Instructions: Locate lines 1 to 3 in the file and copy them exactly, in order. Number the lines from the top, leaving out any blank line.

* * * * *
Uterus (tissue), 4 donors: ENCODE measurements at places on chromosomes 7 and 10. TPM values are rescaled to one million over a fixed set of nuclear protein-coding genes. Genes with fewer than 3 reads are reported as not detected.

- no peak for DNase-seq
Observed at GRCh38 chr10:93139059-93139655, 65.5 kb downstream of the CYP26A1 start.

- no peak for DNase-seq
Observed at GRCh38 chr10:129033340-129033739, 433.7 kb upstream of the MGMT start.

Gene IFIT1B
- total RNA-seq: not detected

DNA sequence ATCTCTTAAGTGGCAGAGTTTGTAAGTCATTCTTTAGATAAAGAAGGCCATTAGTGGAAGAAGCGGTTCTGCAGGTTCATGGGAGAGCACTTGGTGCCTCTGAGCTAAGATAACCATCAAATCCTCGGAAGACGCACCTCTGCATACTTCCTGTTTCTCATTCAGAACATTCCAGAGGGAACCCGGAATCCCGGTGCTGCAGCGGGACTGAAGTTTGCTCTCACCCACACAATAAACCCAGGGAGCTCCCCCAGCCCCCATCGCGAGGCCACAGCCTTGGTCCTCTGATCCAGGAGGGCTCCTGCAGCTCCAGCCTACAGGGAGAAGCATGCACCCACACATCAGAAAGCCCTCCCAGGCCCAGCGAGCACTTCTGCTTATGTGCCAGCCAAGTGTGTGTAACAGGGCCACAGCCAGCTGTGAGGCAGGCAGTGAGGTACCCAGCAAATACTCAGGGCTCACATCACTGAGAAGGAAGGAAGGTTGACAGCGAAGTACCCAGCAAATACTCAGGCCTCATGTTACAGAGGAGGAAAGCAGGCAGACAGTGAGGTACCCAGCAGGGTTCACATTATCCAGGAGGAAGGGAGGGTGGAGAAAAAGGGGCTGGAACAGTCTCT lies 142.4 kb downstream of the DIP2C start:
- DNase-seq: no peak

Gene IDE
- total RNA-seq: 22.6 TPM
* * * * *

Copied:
Uterus (tissue), 4 donors: ENCODE measurements at places on chromosomes 7 and 10. TPM values are rescaled to one million over a fixed set of nuclear protein-coding genes. Genes with fewer than 3 reads are reported as not detected.

- no peak for DNase-seq
Observed at GRCh38 chr10:93139059-93139655, 65.5 kb downstream of the CYP26A1 start.